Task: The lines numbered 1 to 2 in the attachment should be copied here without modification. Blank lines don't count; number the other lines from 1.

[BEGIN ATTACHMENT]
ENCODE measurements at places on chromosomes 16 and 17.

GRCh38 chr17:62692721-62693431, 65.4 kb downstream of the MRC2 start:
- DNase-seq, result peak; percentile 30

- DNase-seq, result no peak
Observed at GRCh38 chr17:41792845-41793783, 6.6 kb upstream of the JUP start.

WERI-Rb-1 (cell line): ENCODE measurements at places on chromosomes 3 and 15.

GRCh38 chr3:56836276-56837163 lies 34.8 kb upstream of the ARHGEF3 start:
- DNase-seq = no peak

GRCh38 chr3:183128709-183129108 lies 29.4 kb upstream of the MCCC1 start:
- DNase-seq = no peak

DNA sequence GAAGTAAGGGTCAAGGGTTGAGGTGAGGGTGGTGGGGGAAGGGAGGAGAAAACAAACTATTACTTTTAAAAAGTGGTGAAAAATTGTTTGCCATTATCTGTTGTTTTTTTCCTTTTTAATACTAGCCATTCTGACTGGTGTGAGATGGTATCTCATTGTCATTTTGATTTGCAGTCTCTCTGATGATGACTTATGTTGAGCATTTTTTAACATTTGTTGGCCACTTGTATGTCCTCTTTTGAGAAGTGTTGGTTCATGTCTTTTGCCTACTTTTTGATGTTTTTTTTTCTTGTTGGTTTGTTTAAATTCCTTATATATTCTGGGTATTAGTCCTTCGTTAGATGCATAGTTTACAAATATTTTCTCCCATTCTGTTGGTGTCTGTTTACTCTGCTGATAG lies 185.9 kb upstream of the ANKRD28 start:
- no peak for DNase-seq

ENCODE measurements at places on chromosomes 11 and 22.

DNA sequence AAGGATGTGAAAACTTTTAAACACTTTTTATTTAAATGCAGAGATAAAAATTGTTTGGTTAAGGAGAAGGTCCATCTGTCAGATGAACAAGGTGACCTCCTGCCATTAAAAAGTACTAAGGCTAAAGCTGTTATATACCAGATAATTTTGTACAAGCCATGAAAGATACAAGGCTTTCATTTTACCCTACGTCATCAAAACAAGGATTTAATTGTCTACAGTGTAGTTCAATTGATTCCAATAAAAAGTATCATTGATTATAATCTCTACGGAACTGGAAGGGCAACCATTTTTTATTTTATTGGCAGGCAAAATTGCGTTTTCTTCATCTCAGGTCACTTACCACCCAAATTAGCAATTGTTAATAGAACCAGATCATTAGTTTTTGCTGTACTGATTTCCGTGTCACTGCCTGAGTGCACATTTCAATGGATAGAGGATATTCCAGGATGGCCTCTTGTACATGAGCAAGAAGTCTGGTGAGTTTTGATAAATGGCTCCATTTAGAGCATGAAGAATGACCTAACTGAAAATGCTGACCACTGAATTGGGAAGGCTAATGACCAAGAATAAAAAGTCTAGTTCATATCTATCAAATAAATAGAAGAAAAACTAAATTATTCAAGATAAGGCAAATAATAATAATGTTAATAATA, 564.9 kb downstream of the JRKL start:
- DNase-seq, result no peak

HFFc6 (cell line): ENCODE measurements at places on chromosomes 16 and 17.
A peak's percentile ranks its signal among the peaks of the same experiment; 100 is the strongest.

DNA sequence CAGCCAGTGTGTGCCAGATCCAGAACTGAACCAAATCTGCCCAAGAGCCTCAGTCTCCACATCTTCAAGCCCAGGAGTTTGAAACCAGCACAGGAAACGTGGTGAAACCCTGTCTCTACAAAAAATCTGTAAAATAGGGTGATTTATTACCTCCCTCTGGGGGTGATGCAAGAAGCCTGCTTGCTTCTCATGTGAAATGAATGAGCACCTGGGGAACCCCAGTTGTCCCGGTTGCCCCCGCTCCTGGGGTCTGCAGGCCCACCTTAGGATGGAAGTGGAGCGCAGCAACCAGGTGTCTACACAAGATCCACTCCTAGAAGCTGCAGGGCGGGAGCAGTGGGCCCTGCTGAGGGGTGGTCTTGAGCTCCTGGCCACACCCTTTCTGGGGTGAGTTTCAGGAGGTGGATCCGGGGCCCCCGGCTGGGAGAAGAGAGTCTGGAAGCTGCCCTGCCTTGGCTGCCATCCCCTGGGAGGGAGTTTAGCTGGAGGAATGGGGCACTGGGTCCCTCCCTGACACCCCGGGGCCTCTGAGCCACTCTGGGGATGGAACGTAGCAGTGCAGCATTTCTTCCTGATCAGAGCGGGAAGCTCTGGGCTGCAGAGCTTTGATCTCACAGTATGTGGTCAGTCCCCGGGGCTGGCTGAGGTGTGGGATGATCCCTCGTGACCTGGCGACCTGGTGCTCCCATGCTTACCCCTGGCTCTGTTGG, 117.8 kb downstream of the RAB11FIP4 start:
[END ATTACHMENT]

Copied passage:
ENCODE measurements at places on chromosomes 16 and 17.

GRCh38 chr17:62692721-62693431, 65.4 kb downstream of the MRC2 start: